For all I knew at the time, Trona was made up of neophytes to Boston's rock landscape. But as I discovered, most of the band members had been kicking around the Hub scene for years. Christian Dyas, the guitarist and one of the lead singers, had been a member of the popular local band Orangutang (they released only one long-player, 1995's Dead Sailor Acid Blues).  Pete Sutton, the bassist, was formerly a member of the indie group The Barnies. Drummer Nick White had also made the rounds with a number of small Boston-area bands. The only music newcomer to the band was Mary Ellen Leahy, who shared guitar and vocal duties with Dyas; she was a former publicist for Taang! Records when it operated out of Boston.

Trona's sound was . . . well, I won't say "generic Boston indie rock" (first, because that's sort of an oxymoron; and second, because such a description sounds like a disparagement of a style of music that I enjoy immensely) . . . but there was definitely more than a small tinge of early Pixies/Throwing Muses/Mass. Ave.-type inflection in their music. Atop this 'indie' foundation, the band had erected a strong Western (in some cases, almost country-Western) sound into many of their songs, usually by juxtaposing Dyas' and Leahy's twangy voices. And this construct seemed to work - In describing this band to a friend later, the best way I could think of to describe them was that "they were what The Pixies would sound like if they were fronted by John Doe and Exene Cervenka [the lead singers of X]". And that was A-OK by me - I thought every song they did that evening was superb. I went to the show that night to see Kelley Deal's band, but of the two openers, Trona was the one that made to biggest impression on me at the time (not to say that The Laurels weren't bad either).

I didn't pick up their self-titled album (Trona, released by Cosmic Records) at the show that night; I waited a day or two, and found it at the Newbury Comics in the basement of the student union at M.I.T., close to where I was living that summer. I was really looking forward to getting into their CD, and once again hearing those great songs they played at T.T.'s earlier that week. But when I played it, I remember feeling VERY disappointed. The songs on the disc didn't seem to approach the quality of the sounds I heard and recalled from their live gig. At the time, it all just seemed sort of . . . blah. Outside of an unexpected and pretty good cover of Stereolab's "Wow And Flutter", there was nothing on the album that really held my attention. I regretfully chalked that purchase up as one of my occasional mistakes, and stuck Trona on the shelf, where it sat unplayed for several years.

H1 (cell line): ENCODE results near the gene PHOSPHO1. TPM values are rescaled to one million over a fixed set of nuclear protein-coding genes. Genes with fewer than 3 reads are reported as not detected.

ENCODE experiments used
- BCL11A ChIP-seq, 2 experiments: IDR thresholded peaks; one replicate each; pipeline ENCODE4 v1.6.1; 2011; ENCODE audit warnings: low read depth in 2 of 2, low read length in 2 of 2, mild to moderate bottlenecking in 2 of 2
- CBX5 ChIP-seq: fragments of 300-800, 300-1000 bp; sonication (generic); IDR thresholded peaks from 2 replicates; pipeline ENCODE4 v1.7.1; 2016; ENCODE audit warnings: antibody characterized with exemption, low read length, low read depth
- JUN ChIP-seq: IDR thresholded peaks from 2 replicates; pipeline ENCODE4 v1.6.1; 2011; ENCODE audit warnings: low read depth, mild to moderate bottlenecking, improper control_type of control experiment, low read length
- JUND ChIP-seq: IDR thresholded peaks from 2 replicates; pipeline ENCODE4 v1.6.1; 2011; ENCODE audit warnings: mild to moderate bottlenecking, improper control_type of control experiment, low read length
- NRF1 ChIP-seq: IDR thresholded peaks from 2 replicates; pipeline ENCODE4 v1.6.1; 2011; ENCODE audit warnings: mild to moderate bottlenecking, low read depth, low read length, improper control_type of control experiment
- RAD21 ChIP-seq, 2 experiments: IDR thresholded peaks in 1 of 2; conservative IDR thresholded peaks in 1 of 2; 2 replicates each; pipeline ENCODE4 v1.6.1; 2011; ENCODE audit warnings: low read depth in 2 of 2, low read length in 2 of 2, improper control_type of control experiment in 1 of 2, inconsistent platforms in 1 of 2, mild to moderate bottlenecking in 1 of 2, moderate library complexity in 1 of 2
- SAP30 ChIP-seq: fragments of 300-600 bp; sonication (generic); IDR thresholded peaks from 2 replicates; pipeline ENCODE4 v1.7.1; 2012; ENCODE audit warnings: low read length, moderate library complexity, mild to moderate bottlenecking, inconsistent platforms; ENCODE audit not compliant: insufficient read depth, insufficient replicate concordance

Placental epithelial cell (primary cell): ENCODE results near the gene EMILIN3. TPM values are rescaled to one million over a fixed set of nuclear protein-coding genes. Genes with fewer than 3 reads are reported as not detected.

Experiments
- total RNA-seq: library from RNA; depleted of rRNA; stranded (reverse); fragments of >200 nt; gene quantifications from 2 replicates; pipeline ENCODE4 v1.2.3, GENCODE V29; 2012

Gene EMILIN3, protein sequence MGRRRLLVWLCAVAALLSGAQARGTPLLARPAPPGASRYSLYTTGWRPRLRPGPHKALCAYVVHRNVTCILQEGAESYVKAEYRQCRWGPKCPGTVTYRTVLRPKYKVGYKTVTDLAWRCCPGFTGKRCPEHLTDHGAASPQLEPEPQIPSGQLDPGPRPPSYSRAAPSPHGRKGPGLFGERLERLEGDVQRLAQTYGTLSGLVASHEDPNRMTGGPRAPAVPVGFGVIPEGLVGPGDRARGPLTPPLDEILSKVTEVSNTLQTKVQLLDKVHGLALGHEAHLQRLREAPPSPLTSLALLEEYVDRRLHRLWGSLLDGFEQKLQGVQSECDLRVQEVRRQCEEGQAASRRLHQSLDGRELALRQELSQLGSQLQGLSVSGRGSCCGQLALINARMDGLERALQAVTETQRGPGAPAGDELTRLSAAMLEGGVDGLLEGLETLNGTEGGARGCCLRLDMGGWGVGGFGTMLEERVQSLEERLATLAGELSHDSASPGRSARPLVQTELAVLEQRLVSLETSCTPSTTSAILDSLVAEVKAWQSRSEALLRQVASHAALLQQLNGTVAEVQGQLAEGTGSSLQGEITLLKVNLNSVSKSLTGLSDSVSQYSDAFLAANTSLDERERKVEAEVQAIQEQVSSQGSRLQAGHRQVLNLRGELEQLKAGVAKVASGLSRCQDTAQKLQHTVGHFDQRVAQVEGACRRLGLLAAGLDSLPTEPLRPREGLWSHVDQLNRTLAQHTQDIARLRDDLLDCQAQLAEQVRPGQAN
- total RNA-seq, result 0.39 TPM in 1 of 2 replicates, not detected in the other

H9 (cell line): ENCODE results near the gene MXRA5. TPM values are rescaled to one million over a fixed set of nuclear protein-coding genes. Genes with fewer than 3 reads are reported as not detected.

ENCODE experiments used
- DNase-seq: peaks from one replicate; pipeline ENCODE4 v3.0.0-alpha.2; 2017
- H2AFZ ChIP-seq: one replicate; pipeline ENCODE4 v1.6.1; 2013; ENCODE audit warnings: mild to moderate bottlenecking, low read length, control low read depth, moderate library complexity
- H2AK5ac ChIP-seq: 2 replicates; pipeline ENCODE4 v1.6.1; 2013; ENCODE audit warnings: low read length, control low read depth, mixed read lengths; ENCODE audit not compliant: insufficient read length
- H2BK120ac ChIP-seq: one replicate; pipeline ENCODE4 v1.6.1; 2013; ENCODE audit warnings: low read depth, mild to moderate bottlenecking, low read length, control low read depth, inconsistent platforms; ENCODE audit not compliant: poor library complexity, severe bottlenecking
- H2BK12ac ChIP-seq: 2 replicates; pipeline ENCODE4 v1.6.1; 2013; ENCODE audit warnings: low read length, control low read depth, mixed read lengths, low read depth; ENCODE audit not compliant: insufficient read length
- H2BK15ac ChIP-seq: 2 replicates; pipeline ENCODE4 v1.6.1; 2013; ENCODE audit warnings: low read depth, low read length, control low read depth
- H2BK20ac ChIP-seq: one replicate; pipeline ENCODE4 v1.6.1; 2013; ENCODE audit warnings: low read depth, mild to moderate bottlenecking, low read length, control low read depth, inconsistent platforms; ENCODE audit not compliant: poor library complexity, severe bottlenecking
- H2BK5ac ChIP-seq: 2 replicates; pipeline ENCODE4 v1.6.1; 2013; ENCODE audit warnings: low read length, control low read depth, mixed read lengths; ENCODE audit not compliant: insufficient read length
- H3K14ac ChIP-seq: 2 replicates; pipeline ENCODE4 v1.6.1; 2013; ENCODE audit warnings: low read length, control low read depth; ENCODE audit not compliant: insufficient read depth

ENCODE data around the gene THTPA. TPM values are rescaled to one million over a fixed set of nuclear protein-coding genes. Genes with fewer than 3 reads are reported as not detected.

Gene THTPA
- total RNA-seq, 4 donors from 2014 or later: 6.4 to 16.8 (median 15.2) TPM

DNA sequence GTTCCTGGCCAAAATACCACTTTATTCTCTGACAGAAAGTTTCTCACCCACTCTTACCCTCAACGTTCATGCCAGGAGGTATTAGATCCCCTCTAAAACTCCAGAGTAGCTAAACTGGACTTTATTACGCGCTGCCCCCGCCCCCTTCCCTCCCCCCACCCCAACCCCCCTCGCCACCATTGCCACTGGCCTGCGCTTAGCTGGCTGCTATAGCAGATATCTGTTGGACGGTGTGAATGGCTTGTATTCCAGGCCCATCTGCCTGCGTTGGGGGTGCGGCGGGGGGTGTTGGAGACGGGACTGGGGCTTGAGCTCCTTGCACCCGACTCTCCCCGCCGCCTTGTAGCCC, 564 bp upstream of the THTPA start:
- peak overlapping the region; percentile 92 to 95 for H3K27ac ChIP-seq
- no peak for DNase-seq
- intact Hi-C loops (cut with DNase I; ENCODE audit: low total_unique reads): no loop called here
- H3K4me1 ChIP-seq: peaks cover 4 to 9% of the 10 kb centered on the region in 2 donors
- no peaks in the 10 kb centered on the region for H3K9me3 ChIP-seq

As for the band: Trona's second album, Red River (released in 1998 on Cherrydisc/Roadrunner), shifted them more firmly into the countrified roots rock X vein. By then, even the critics were openly comparing them to X and the X countrified side project, The Knitters. Not a good thing, when you're trying to blaze your own musical trail. And it did nothing for band cohesiveness - Trona broke up in August 1998, when Leahy quit the band over the usual reason, "musical differences". Chris Dyas and Pete Sutton moved on to join the Ray Corvair Trio, a 60's lounge/surf revival band, for a time. Dyas now fronts a band called The Lingering Doubts out of New York, recording on L.E.S. Records. Oddly enough, a couple of members of Trona later found themselves involved with, of all things, Blue Man Group. Drummer White played in the Las Vegas version of Blue Man Group for a while during the mid-2000s; Dyas became musical director for the New York BMG immediately after Trona broke up, performing live with them and cowriting thair Grammy-nominated album Audio in 1999.

It's only been within the past year or so that I've revisited Trona's first album. And I have to say that, upon hearing it with ears fifteen years older, I can't understand why I dismissed this disc the first time I heard it. I made a mistake. The entire album - not just "Wow And Flutter", but all of it - is actually pretty doggone good. Sure, Trona probably isn't ever going to be considered for the Pantheon of Great Boston Indie Bands - they really weren't at the level of the aforementioned bands. But Trona had enough chops and execution to at least allow them to look groups like The Pixies square in the eye. Although their time on the scene was short, they have nothing to hang their heads about.

Don't take my word for it - have a listen yourself, and (as always) let me know what you think: